President Barack Obama - AP file photo.
WASHINGTON (Detroit Free Press/WZZM) -- President Obama - who has spent a couple of Labor Days in Detroit and is headed back to southeast Michigan on Monday - is not a fan of so-called right-to-work rules like the one Gov. Rick Snyder has abruptly decided he would sign.
The President is scheduled to visit the Daimler Detroit Diesel plant in Redford, Michigan, on Monday. His trip comes as Michigan lawmakers, labor groups and business leaders are taking sides in a heated fight over right-to-work legislation.
"President Obama has long opposed so-called 'right-to-work' laws, and he continues to oppose them now," a White House spokesman, Keith Maley, said on Thursday. "The President believes our economy is stronger when workers get good wages and good benefits, and he opposes attempts to roll back their rights."
Maley also pointed out that Michigan and its workers helped revive the domestic auto industry - with some $80-billion in government aid, it should be added - which he said is "a prime example of how unions have helped build a strong middle class and a strong American economy."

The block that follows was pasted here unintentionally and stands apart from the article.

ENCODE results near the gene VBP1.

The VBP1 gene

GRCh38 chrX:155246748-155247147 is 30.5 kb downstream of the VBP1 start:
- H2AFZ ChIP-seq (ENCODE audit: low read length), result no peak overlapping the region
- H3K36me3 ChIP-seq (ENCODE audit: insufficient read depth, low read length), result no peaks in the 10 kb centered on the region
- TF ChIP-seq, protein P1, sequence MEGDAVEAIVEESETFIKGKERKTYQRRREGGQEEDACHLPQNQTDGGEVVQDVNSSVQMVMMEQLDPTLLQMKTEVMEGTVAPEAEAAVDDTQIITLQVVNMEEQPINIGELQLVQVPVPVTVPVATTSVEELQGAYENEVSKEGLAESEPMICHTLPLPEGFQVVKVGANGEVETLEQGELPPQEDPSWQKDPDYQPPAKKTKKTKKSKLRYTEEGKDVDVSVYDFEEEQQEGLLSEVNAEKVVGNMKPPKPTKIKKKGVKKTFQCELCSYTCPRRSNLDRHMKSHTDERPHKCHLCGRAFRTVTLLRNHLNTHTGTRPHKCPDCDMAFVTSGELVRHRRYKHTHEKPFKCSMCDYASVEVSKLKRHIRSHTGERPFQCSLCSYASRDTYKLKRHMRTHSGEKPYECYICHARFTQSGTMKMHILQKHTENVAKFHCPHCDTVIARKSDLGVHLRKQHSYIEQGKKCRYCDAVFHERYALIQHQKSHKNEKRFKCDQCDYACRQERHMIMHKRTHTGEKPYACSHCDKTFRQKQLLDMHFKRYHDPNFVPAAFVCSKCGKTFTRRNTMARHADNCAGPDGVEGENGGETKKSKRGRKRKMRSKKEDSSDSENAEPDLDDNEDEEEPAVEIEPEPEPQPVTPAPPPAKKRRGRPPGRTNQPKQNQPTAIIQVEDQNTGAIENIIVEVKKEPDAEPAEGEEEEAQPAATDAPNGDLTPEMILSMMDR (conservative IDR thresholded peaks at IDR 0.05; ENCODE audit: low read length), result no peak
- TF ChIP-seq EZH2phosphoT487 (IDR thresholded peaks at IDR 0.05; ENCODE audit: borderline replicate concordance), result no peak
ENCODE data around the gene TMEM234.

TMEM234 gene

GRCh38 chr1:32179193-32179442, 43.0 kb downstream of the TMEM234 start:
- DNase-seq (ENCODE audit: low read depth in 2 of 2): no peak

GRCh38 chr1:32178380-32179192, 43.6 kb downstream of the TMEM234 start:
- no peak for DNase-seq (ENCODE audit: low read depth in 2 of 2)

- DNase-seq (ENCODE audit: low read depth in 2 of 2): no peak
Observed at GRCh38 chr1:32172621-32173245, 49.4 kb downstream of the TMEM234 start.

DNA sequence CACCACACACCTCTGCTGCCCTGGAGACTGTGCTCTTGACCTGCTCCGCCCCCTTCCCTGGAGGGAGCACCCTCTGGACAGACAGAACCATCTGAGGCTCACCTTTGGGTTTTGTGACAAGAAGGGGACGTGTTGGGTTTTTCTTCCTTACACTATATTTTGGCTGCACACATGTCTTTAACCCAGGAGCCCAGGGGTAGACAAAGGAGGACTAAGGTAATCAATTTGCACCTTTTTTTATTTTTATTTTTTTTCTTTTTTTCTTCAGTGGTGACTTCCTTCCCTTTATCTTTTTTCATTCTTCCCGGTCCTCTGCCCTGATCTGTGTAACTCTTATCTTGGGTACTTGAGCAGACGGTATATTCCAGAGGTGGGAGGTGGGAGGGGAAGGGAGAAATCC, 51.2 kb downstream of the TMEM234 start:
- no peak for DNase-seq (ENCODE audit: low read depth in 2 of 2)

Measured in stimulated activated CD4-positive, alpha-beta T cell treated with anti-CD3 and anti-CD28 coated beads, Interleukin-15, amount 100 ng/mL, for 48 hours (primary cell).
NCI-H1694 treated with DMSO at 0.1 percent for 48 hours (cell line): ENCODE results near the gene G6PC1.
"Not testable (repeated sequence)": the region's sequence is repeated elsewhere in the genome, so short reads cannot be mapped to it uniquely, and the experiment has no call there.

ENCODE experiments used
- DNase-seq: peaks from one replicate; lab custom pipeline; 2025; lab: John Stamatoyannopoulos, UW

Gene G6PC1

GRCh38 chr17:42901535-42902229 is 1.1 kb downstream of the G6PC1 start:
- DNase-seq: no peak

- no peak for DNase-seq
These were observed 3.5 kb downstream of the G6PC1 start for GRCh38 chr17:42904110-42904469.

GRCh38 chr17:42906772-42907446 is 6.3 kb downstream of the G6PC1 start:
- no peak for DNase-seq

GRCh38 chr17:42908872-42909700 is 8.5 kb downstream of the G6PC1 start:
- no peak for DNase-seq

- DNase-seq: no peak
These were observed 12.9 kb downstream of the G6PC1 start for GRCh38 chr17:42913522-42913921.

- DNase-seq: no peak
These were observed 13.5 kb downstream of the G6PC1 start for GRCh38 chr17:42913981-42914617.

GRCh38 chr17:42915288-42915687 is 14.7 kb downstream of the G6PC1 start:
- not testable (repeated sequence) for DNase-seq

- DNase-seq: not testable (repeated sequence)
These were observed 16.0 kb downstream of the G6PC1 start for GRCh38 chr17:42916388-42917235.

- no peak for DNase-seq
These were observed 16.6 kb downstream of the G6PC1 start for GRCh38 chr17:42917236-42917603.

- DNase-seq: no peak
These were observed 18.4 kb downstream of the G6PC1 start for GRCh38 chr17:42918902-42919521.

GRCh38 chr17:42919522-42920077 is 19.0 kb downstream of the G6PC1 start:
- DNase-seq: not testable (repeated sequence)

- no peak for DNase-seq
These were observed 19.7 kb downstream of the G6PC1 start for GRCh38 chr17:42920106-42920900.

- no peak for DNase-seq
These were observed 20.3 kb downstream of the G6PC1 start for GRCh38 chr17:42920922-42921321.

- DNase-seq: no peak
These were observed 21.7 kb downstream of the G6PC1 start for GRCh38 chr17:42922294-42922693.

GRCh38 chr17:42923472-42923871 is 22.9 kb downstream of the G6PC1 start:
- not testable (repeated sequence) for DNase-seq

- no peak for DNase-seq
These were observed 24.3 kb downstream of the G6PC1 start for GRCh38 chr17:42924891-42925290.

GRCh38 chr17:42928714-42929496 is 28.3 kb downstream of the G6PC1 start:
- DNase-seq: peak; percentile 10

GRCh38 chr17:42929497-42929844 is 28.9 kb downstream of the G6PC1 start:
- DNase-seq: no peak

Labor unions, the UAW included, were key to Obama's victory in 2008 and helped him win re-election last month, organizing volunteers and getting out the vote. The UAW also played a key role in hitting back at Republican nominee Mitt Romney's suggestion that the auto rescue would result in auto jobs being created overseas - a battle that played out in the key state of Ohio, which has more auto jobs than any other state but Michigan.
During the 2011 battles over a legislative push to limit collective bargaining rights for public workers in Wisconsin, Obama had harsh words for the effort, saying it seemed like an assault on unions. But he didn't get intimately involved in a recall of Gov. Scott Walker, Wisconsin's Republican governor, which he handily survived earlier this year.
Whether right-to-work comes up during Obama's visit Monday - which was expected to be about the economy, middle class families and his push to craft a deal to forestall tax increases and deep spending cuts at year's end - remains to be seen.
By Todd Spangler, Detroit Free Press Washington Bureau